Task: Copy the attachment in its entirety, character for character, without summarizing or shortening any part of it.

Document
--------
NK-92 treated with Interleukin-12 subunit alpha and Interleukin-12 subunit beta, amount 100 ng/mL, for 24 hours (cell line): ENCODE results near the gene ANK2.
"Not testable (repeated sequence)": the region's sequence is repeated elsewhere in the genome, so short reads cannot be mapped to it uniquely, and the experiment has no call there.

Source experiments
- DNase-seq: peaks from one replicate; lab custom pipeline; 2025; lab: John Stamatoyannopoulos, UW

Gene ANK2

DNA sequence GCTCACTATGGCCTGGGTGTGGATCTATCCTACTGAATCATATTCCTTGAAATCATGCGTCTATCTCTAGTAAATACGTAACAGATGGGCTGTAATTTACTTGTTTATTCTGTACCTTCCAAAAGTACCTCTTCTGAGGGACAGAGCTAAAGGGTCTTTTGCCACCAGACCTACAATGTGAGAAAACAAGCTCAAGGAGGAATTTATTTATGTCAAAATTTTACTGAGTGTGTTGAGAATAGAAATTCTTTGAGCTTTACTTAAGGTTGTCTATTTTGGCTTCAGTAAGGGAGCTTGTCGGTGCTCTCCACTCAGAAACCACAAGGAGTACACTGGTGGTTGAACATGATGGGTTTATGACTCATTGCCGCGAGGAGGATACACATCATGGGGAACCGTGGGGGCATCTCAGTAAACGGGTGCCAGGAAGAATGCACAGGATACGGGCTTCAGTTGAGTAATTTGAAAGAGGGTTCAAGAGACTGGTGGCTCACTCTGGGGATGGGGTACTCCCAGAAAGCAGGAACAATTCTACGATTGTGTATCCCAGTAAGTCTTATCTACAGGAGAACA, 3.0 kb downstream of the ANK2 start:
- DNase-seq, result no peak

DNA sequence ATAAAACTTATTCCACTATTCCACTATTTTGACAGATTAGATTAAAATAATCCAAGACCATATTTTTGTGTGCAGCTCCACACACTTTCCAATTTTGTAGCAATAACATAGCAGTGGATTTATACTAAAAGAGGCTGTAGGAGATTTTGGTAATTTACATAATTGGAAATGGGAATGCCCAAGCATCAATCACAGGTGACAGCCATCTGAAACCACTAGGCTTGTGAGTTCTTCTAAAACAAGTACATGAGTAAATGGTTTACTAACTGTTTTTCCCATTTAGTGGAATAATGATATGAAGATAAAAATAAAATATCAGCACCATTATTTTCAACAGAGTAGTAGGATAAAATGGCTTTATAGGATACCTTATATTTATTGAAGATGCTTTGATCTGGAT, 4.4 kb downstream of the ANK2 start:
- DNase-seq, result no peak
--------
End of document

NK-92 treated with Interleukin-12 subunit alpha and Interleukin-12 subunit beta, amount 100 ng/mL, for 24 hours (cell line): ENCODE results near the gene ANK2.
"Not testable (repeated sequence)": the region's sequence is repeated elsewhere in the genome, so short reads cannot be mapped to it uniquely, and the experiment has no call there.

Source experiments
- DNase-seq: peaks from one replicate; lab custom pipeline; 2025; lab: John Stamatoyannopoulos, UW

Gene ANK2

DNA sequence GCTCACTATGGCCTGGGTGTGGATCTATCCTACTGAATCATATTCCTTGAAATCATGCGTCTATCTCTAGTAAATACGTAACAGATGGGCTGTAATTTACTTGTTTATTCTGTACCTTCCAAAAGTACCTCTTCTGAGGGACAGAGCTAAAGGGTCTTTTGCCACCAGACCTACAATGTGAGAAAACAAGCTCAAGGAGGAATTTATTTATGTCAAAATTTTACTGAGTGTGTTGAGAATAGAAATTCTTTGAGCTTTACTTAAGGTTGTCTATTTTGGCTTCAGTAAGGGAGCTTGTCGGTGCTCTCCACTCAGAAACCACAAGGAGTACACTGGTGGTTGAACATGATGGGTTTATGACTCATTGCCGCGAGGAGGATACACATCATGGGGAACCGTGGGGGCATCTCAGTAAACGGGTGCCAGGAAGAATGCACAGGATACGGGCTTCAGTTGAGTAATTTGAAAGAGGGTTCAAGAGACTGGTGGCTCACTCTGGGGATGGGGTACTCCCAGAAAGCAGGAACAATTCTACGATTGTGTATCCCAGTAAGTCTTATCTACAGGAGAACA, 3.0 kb downstream of the ANK2 start:
- DNase-seq, result no peak

DNA sequence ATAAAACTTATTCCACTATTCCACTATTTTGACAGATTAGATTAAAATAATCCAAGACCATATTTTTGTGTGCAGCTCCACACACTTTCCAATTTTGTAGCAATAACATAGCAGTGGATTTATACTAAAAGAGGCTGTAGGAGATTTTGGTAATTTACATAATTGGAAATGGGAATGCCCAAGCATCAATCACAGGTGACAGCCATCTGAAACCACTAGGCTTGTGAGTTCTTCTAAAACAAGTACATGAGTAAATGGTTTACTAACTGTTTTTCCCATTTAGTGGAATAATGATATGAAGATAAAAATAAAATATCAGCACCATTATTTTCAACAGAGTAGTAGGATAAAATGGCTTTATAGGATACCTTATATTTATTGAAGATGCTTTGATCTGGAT, 4.4 kb downstream of the ANK2 start:
- DNase-seq, result no peak